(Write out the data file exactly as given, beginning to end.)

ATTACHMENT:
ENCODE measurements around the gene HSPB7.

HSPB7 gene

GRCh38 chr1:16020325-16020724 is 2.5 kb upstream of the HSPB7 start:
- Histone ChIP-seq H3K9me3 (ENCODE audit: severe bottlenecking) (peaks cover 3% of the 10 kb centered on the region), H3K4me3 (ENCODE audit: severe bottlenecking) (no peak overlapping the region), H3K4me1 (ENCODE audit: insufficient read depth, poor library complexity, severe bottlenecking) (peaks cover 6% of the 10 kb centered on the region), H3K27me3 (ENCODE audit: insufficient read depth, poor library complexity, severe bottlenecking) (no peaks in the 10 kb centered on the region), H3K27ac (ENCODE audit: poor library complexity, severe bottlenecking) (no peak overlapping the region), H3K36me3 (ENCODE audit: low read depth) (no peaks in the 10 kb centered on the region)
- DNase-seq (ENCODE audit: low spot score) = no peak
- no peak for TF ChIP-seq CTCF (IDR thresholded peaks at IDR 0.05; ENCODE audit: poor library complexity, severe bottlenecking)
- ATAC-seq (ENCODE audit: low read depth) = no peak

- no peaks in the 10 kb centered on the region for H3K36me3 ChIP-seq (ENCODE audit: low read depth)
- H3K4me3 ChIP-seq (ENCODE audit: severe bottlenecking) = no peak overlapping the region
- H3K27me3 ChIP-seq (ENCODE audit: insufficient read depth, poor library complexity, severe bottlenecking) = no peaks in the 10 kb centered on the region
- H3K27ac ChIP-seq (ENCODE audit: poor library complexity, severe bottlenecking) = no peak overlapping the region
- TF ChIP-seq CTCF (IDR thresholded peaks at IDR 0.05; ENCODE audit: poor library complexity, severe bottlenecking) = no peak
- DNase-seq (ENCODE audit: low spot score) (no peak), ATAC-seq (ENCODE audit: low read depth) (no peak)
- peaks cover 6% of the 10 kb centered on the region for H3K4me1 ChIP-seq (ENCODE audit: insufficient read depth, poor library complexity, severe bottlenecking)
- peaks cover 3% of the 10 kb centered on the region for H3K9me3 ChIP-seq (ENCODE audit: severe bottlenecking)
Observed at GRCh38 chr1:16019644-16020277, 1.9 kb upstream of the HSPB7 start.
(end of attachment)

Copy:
ENCODE measurements around the gene HSPB7.

HSPB7 gene

GRCh38 chr1:16020325-16020724 is 2.5 kb upstream of the HSPB7 start:
- Histone ChIP-seq H3K9me3 (ENCODE audit: severe bottlenecking) (peaks cover 3% of the 10 kb centered on the region), H3K4me3 (ENCODE audit: severe bottlenecking) (no peak overlapping the region), H3K4me1 (ENCODE audit: insufficient read depth, poor library complexity, severe bottlenecking) (peaks cover 6% of the 10 kb centered on the region), H3K27me3 (ENCODE audit: insufficient read depth, poor library complexity, severe bottlenecking) (no peaks in the 10 kb centered on the region), H3K27ac (ENCODE audit: poor library complexity, severe bottlenecking) (no peak overlapping the region), H3K36me3 (ENCODE audit: low read depth) (no peaks in the 10 kb centered on the region)
- DNase-seq (ENCODE audit: low spot score) = no peak
- no peak for TF ChIP-seq CTCF (IDR thresholded peaks at IDR 0.05; ENCODE audit: poor library complexity, severe bottlenecking)
- ATAC-seq (ENCODE audit: low read depth) = no peak

- no peaks in the 10 kb centered on the region for H3K36me3 ChIP-seq (ENCODE audit: low read depth)
- H3K4me3 ChIP-seq (ENCODE audit: severe bottlenecking) = no peak overlapping the region
- H3K27me3 ChIP-seq (ENCODE audit: insufficient read depth, poor library complexity, severe bottlenecking) = no peaks in the 10 kb centered on the region
- H3K27ac ChIP-seq (ENCODE audit: poor library complexity, severe bottlenecking) = no peak overlapping the region
- TF ChIP-seq CTCF (IDR thresholded peaks at IDR 0.05; ENCODE audit: poor library complexity, severe bottlenecking) = no peak
- DNase-seq (ENCODE audit: low spot score) (no peak), ATAC-seq (ENCODE audit: low read depth) (no peak)
- peaks cover 6% of the 10 kb centered on the region for H3K4me1 ChIP-seq (ENCODE audit: insufficient read depth, poor library complexity, severe bottlenecking)
- peaks cover 3% of the 10 kb centered on the region for H3K9me3 ChIP-seq (ENCODE audit: severe bottlenecking)
Observed at GRCh38 chr1:16019644-16020277, 1.9 kb upstream of the HSPB7 start.